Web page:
San Francisco.

The next venture of Mr. Williams proved even more successful than the
first. Wishing to build another barge and having the means to do so alone, he
found that it was impossible to secure lumber of the desired quality. Then
he conceived the idea of going to the nearest body of timber land and manu-
facturing by hand the necessary timber. Capt. W. A. Richardson owned or
controlled a timber tract near Sausalito and he consented to the establishing
of a logging camp on his land, also agreed to haul on his schooner any sup-
plies needed. A competent ship carpenter was made foreman at $16 per day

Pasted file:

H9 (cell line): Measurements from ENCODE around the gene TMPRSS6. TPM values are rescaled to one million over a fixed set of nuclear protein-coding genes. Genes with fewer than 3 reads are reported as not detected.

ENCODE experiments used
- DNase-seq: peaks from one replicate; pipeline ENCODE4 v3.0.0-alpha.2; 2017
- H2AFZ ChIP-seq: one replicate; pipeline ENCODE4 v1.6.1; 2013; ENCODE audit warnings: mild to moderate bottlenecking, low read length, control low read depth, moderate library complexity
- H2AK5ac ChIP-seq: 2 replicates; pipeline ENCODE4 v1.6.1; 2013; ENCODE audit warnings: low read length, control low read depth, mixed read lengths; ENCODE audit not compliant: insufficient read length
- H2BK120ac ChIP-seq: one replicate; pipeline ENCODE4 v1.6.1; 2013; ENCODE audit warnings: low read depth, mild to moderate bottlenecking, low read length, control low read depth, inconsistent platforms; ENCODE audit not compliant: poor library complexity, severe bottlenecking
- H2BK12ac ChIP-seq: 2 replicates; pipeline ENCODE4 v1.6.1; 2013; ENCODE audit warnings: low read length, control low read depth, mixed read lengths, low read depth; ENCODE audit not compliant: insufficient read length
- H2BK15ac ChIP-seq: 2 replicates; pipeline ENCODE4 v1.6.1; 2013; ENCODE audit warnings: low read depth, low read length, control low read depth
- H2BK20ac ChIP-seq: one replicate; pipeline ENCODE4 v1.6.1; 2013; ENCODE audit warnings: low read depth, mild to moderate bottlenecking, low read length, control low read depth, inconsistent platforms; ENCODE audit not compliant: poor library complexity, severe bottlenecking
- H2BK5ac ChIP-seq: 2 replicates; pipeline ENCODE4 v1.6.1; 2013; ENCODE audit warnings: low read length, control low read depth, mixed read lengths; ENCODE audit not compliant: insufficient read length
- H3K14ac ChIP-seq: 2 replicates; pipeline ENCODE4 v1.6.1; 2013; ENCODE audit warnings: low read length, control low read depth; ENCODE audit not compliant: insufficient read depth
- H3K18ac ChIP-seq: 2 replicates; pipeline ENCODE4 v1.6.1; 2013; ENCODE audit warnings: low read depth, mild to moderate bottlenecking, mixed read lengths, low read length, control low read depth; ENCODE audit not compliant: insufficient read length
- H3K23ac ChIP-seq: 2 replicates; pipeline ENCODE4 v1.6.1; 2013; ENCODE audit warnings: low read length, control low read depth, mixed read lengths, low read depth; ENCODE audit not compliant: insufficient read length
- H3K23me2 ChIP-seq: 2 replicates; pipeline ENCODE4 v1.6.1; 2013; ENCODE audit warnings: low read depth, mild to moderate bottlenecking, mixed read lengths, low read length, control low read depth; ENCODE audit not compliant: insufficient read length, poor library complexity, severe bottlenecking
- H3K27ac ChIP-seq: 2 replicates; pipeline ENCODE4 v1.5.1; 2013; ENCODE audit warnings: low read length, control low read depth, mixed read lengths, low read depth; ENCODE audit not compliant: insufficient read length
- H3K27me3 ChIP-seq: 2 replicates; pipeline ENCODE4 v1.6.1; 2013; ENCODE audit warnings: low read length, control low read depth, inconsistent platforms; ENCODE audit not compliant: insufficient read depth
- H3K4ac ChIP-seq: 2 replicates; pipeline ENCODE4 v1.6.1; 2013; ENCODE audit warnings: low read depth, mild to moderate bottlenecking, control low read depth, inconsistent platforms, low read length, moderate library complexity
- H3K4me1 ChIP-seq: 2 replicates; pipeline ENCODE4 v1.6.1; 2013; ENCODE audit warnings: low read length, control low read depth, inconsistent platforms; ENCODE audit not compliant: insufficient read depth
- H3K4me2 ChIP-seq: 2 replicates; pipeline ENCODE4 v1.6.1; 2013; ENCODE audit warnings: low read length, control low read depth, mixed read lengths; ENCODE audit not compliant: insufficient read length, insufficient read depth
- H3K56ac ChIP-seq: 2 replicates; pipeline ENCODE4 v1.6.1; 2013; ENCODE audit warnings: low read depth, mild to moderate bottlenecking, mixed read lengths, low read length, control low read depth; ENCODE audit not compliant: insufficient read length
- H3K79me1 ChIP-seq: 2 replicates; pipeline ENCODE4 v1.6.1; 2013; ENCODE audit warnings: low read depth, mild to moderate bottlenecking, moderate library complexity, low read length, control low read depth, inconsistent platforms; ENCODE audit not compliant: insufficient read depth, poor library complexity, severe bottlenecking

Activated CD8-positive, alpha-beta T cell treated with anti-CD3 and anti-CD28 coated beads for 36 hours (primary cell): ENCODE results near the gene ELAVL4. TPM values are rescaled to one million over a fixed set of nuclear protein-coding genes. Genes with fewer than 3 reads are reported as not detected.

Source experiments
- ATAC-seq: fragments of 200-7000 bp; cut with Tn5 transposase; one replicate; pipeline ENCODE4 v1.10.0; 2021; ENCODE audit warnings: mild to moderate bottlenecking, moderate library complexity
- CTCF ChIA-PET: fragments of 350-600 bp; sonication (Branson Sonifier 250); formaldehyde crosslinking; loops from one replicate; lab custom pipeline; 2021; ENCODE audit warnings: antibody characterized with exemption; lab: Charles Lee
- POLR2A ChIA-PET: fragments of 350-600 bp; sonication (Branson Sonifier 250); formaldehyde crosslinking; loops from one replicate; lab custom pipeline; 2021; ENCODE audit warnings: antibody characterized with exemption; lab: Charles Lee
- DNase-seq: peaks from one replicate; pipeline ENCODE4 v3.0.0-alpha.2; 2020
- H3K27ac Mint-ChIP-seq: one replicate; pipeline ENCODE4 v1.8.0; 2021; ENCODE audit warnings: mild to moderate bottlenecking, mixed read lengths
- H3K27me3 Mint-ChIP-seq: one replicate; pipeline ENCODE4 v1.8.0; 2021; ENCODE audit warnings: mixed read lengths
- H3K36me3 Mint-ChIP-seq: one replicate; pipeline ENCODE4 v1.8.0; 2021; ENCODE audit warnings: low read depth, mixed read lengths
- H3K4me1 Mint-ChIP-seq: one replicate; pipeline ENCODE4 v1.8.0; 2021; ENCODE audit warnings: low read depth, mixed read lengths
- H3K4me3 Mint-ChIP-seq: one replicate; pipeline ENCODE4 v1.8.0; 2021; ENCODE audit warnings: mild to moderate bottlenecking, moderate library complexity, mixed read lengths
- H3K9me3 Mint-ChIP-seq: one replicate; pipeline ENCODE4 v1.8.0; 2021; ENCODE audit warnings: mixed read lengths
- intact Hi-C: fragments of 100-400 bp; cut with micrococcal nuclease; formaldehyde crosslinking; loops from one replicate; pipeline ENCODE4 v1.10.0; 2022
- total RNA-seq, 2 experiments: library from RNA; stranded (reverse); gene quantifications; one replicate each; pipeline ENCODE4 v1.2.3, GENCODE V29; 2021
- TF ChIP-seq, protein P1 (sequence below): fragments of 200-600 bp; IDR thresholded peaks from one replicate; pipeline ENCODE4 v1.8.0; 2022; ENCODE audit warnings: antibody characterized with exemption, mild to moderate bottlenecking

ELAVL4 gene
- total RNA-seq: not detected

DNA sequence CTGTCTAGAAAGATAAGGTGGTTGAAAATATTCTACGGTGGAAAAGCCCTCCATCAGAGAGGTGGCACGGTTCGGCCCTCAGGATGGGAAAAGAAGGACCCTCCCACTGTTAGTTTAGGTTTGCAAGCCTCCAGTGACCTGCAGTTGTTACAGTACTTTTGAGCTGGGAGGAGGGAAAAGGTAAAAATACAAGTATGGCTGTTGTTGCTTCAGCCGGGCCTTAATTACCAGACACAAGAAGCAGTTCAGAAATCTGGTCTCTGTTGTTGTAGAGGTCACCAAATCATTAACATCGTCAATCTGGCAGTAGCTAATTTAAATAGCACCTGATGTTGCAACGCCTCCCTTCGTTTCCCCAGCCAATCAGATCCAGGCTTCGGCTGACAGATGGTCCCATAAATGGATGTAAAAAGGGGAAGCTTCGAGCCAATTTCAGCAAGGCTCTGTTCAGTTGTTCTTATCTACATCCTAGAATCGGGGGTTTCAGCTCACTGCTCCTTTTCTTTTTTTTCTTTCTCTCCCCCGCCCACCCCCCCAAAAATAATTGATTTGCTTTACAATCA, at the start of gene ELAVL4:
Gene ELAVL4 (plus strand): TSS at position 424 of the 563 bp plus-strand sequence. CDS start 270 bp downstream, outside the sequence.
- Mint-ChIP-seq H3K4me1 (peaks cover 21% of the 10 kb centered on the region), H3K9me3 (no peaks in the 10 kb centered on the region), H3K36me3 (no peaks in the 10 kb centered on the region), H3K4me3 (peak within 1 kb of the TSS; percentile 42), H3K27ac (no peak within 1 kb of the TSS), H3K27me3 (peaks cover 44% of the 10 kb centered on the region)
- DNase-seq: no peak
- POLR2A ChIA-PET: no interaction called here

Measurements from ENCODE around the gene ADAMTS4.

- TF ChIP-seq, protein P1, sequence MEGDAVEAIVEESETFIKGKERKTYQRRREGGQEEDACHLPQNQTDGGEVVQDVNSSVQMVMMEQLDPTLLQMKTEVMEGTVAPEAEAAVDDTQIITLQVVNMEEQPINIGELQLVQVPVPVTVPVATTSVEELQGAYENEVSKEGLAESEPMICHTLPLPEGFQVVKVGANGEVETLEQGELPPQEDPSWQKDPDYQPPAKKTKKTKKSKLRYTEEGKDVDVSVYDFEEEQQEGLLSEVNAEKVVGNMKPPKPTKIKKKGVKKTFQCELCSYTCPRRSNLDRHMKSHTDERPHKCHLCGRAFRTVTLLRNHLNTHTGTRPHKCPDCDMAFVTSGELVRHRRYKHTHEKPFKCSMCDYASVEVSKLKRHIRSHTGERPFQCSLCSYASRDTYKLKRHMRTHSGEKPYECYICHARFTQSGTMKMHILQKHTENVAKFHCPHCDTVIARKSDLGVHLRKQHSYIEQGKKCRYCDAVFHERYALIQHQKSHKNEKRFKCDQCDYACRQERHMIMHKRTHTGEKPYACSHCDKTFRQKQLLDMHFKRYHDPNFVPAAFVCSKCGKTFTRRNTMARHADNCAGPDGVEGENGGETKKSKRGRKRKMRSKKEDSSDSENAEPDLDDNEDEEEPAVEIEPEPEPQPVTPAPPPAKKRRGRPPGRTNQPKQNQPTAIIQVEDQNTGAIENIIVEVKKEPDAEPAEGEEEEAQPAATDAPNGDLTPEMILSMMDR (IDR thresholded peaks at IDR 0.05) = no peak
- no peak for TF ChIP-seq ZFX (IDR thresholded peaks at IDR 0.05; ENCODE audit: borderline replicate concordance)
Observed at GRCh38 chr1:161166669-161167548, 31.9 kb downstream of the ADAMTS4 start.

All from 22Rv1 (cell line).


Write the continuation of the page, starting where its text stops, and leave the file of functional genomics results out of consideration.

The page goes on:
and he hired his assistants at $10 per day, with an additional man as cook
and man of all work around the camp. Camp supplies and implements were
ordered from the store of C. L. Ross & Co., and the expedition boarded Rich-
ardson's schooner at Clark's Point for Sausalito. Mr. Williams trusted every-
thing to his foreman and did not go near the camp. In less than three weeks
Captain Richardson brought the party back in his schooner with the barge in
tow, filled with the waste and surplus material around the camp, all of which
was of such value in his construction work that the venture proved highly
profitable. The barge was given in charge of Captain Johnston, with an option
to buy one-fourth interest for $1,000, and he managed it so well that it paid
$150 per day until it had nearly paid its full cost. Then it was sold outright
lor $4,000. The same day it sold at that sum a full rigged barque lying at